(Martin Montgomery, et al., Ways of Reading: Advanced Reading Skills for Students of English Literature, 2nd ed. Routledge, 2000)

  • Radical Juxtaposition: The Collage Principle
    "The Surrealist tradition . . . is united by the idea of destroying conventional meanings, and creating new meanings or counter-meanings through radical juxtaposition (the 'collage principle'). Beauty, in the words of Lautréamont, is 'the fortuitous encounter of a sewing machine and an umbrella on a dissecting table.' . . . The Surrealist sensibility aims to shock, through its techniques of radical juxtaposition."
    (Susan Sontag, "Happenings: An Art of Radical Juxtaposition." Against Interpretation, and Other Essays. Farrar, Straus & Giroux, 1966)

  • A Rhetoric of Cool
    "My own interest in creating a rhetoric of cool reflects the Burroughs/McLuhan method of composing; the meanings of cool that direct my thinking all stem from an initial temporal juxtaposition. The very process of juxtaposition, [Marshall] McLuhan felt, is a cool one for how it forges readers (and writers) to interact with the unexpected textual and visual associations juxtapositions force us to encounter. . . .

    "To teach juxtaposition, composition studies has to put aside the fixation on order 1963 idealized composition practices stress at the expense of necessary rhetorical conflict. My interest is in using those points regarding juxtaposition . . . to theorize how juxtaposition can thus function 'as dare' and teach students writing outside of 'the neatly ordered' systems believed to be the only authentic method. Another model for such work, and related to hypertext because of its ability to interconnect a wide variety of ideas and texts, are the DJ samples that comprise a great deal of hip-hop."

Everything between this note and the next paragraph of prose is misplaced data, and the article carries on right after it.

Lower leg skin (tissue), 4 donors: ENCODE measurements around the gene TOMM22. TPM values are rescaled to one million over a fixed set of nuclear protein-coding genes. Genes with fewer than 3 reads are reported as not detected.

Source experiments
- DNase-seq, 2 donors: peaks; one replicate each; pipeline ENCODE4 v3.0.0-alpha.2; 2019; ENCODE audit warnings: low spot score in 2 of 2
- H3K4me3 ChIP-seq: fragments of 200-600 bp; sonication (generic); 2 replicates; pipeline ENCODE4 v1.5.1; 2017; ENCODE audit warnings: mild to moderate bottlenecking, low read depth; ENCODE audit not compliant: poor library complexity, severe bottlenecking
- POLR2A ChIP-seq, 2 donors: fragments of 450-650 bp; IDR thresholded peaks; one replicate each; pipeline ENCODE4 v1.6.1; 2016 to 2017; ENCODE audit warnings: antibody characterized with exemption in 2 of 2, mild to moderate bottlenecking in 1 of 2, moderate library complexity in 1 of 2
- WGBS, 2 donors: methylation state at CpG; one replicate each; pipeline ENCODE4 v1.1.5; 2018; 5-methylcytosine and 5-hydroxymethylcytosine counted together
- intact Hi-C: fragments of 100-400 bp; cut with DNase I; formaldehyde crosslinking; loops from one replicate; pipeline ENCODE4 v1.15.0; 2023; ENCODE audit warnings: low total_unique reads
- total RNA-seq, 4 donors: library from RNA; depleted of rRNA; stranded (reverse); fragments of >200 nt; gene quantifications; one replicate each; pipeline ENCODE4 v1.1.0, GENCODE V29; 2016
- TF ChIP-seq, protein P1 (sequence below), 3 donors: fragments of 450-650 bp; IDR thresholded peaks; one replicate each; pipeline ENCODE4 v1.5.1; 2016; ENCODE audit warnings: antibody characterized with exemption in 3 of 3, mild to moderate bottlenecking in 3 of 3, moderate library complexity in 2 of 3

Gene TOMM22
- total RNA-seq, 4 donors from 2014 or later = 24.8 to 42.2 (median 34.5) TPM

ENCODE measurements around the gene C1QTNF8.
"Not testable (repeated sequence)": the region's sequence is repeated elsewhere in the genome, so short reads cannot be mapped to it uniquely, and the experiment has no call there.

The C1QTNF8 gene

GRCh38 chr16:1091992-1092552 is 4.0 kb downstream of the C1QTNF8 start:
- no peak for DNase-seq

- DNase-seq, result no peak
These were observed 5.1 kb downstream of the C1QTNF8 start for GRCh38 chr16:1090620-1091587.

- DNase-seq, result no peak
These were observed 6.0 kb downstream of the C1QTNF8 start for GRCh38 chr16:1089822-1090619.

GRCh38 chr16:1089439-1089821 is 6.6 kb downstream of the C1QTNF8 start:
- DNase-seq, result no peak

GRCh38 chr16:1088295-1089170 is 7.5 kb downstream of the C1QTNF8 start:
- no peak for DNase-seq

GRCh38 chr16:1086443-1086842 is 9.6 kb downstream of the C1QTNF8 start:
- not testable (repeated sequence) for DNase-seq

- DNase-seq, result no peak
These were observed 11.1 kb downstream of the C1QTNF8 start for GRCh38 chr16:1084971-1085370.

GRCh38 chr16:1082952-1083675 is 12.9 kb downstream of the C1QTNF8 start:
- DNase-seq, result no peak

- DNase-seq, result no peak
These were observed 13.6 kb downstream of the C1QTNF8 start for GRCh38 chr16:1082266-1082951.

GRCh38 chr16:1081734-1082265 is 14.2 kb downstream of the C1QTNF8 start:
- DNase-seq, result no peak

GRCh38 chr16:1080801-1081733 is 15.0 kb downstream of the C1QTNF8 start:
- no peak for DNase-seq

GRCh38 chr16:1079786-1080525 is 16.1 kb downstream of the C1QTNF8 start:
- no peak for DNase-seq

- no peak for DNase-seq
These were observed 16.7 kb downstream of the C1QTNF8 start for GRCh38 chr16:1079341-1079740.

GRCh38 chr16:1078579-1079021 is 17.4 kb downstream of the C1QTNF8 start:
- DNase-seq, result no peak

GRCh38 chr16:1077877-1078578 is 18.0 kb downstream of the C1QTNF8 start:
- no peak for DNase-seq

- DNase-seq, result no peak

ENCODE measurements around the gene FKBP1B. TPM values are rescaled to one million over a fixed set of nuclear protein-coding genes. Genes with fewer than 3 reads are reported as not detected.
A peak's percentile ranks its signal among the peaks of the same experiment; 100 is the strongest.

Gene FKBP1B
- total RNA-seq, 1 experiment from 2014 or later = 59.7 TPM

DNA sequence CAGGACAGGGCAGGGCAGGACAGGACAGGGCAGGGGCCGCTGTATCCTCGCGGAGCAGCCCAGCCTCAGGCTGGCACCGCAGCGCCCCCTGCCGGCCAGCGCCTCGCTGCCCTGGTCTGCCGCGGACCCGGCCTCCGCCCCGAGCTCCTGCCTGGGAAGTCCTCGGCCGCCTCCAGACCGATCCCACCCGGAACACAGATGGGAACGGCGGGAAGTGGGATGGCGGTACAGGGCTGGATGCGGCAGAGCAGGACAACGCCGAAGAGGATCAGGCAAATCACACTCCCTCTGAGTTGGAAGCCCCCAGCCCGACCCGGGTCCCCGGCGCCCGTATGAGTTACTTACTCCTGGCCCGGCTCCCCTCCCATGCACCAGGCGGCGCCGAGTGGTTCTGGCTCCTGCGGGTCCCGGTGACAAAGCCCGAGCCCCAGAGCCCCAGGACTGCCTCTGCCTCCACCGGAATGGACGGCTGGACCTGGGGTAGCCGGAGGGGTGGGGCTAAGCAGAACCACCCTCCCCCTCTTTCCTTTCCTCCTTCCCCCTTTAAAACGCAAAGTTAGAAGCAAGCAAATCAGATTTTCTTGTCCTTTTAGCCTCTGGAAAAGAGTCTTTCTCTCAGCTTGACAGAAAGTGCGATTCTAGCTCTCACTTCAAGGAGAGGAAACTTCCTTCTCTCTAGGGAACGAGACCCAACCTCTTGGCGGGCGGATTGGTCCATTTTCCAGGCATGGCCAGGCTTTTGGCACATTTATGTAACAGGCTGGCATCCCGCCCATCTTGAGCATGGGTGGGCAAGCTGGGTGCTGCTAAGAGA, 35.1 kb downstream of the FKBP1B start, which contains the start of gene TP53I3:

(Jeff R. Rice, The Rhetoric of Cool: Composition Studies and New Media. Southern Illinois Univ. Press, 2007)

  • Pastiche
    "Pressed to its limits, artistic juxtaposition becomes what is sometimes termed pastiche. The goal of this tactic, which has been employed in both high-culture and pop-culture contexts (e.g., MTV videos), is to barrage the viewer with incongruous, even clashing images that call into question any sense of objective meaning."
    (Stanley James Grenz, A Primer on Postmodernism. Wm. B. Eerdmans, 1996)
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Nordquist, Richard. "juxtaposition (composition)." ThoughtCo, Aug. 30, 2016, thoughtco.com/juxtaposition-composition-term-1691090. Nordquist, Richard. (2016, August 30). juxtaposition (composition). Retrieved from https://www.thoughtco.com/juxtaposition-composition-term-1691090 Nordquist, Richard. "juxtaposition (composition)." ThoughtCo. https://www.thoughtco.com/juxtaposition-composition-term-1691090 (accessed March 22, 2018).